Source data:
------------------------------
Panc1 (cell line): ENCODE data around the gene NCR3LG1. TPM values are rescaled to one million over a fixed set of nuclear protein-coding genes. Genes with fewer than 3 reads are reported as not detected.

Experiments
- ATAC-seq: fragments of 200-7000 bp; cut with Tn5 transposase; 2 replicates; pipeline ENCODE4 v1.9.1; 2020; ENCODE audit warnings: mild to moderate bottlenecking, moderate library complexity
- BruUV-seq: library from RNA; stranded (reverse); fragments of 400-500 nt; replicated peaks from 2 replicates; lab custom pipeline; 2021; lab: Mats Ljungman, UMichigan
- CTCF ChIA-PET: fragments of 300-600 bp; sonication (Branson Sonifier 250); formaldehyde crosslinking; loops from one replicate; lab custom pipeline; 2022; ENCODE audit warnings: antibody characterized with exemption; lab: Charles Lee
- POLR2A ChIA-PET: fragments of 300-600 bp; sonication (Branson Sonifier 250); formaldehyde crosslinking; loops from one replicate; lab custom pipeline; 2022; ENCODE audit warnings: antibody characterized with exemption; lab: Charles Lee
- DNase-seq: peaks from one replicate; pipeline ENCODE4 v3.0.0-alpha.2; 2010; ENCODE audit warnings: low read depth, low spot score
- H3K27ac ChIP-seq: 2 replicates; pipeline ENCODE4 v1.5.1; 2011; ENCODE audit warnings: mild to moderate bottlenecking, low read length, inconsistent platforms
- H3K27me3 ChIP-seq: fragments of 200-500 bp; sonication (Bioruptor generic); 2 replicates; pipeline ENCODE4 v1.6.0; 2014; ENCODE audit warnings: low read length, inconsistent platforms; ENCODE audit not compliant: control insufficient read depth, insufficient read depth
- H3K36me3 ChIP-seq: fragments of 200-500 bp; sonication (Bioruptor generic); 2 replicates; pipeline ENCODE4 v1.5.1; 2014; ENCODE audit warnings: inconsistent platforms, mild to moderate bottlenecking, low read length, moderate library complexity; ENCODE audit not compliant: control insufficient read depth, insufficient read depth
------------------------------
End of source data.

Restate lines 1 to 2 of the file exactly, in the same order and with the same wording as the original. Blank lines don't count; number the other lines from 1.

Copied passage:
Panc1 (cell line): ENCODE data around the gene NCR3LG1. TPM values are rescaled to one million over a fixed set of nuclear protein-coding genes. Genes with fewer than 3 reads are reported as not detected.

Experiments